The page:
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OC Auto Dealers Down Modestly, Carmaker Jobs Up

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Sales took a dip among Orange County auto dealers amid an industry landscape that continues to evolve locally.

Sales volume among the 29 largest auto dealers, as ranked in this week’s Business Journal list, generated a combined $4.3 billion in sales for the 12 months through June 30.

That’s down nearly 1% from the year-ago period, ending a seven-year streak of gains and mirroring, to a certain extent, the overall U.S. auto market’s slowdown in the first half of this year.

Fifteen of OC’s dealerships saw declines in their sales volume with No. 10 AutoNation Toyota Irvine sales off the most, down about 15% from the year-ago period. A spokesman for AutoNation could not be reached for comment.

That was followed by No. 3 Toyota of Orange, with sales down about 12.5% to $295.7 million, and No. 26 Tuttle-Click Tustin Inc., down about 12.1% to $68.6 million.

Other dealers managed gains during the period, with No. 7 Toyota of Huntington Beach notching the largest jump for the period with a 44.6% surge in sales to $175.1 million.

Part of the run up was driven by a leadership change at the dealer following the retirement of its former general manager and subsequent promotion of Brad Pringle, who started at parent Wilson Automotive Group’s Right Honda in Scottsdale.

“[Pringle’s] enthusiasm and leadership skills have energized the dealership and its staff and made a huge difference in sales and revenue,” said Wilson Automotive Executive Vice President Vikki Murphy.

“Wilson Automotive has a policy of ‘always promote from within’ and it has worked very well for us,” Murphy said. “Turnover in our industry is notoriously high, but not in our dealerships. This policy is one reason. When other businesses are recruiting employees to take over management positions, we already have long-term experienced employees who want to move up the ladder. And we find places to put them. We don’t hire managers; we grow them. The young man who is currently the general manager at Toyota Huntington Beach began washing cars on the lot of one of our Arizona dealerships when he was only 18. He’s worked his way up through the ranks, and now runs his own dealership.”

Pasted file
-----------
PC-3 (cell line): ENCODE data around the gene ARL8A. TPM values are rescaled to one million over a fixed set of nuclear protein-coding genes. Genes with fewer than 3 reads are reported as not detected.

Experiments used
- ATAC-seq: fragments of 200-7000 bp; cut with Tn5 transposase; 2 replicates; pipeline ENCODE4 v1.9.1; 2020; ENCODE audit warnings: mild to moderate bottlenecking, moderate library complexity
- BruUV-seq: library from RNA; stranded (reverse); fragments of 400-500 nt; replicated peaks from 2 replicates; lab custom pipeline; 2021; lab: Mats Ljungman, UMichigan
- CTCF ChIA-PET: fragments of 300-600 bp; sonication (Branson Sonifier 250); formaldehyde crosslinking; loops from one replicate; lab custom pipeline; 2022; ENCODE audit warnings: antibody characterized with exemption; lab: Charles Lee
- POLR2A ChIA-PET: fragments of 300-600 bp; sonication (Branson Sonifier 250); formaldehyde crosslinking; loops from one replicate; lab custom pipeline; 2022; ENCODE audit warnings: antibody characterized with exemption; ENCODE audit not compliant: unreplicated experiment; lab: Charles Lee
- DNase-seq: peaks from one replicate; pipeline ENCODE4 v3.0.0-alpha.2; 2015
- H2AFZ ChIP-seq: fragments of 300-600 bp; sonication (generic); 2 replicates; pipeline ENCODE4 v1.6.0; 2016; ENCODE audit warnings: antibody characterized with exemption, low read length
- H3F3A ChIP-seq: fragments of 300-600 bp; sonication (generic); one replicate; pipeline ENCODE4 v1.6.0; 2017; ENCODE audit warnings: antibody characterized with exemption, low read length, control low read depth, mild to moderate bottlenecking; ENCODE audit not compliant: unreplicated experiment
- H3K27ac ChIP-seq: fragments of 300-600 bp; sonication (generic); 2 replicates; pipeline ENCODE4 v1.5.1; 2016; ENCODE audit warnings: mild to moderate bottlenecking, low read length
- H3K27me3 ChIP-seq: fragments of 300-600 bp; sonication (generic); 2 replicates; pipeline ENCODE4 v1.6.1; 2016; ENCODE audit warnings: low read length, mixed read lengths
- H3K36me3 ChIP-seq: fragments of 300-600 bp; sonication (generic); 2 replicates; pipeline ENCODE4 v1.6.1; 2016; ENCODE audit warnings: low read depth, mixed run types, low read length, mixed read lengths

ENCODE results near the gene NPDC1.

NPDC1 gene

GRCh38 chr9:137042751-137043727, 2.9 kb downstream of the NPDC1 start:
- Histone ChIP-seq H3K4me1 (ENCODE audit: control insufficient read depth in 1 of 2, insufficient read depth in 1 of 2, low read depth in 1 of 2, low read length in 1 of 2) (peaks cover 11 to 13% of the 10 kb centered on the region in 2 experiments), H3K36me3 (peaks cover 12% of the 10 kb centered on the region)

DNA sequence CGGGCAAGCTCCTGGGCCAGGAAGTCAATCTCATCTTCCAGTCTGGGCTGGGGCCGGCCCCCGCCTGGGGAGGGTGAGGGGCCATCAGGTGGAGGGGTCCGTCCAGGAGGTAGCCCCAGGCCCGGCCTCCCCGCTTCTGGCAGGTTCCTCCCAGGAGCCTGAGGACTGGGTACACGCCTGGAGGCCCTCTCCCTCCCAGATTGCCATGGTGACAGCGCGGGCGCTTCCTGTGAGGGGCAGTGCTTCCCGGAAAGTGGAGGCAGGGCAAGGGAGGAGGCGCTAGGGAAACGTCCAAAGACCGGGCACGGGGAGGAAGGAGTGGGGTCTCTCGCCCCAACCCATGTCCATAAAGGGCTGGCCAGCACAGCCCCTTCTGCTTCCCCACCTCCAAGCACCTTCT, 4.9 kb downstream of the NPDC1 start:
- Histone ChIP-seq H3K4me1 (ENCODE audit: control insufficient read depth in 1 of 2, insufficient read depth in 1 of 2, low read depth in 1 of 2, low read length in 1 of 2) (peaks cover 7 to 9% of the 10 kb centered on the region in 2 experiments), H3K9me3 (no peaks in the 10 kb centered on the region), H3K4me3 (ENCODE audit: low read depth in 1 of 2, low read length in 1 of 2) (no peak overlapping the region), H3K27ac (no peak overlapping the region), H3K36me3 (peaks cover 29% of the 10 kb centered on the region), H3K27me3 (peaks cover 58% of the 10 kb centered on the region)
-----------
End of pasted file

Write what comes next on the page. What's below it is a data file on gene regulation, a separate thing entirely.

Manufacturing Movement

Meanwhile, the landscape among the manufacturers with North American headquarters here continues to see shifts as the headcount ticks upward. Orange County automakers had a combined workforce locally of 2,679 in September, up 1.3% from the year-ago period.

Karma Automotive LLC remains in the top spot this year with 800 workers here, flat from last year. The company in August celebrated the grand opening of its Newport Beach flagship.

Mitsubishi Motors North America Inc. relocated its headquarters from Cypress to Tennessee in August, falling off the list. The automaker last year held the No. 5 spot in the Business Journal’s ranking.

Additions to the list have brought with them diversity to Orange County’s automakers landscape.

No. 7 Rivian Automotive LLC, the Michigan-based company set to roll out its electric truck and sport utility vehicle in the U.S. late next year, has a large research and development hub in Irvine. The company last month pulled in a $350 million investment from Cox Automotive Inc., adding to the more than $1.5 billion already funneled into the company from Ford Motor Co. and Amazon earlier this year.

There’s also No. 8 Genesis Motor America LLC, which was broken off into its own division—now totaling 45 workers locally and considered separate from sibling badges Hyundai and Kia. The three comprise the Hyundai Motor Group.

Former Audi of America President Mark Del Rosso was earlier this month named CEO of Genesis, following the February promotion of Erwin Raphael to the COO position. The luxury badge is in the midst of building out its own dealership network.

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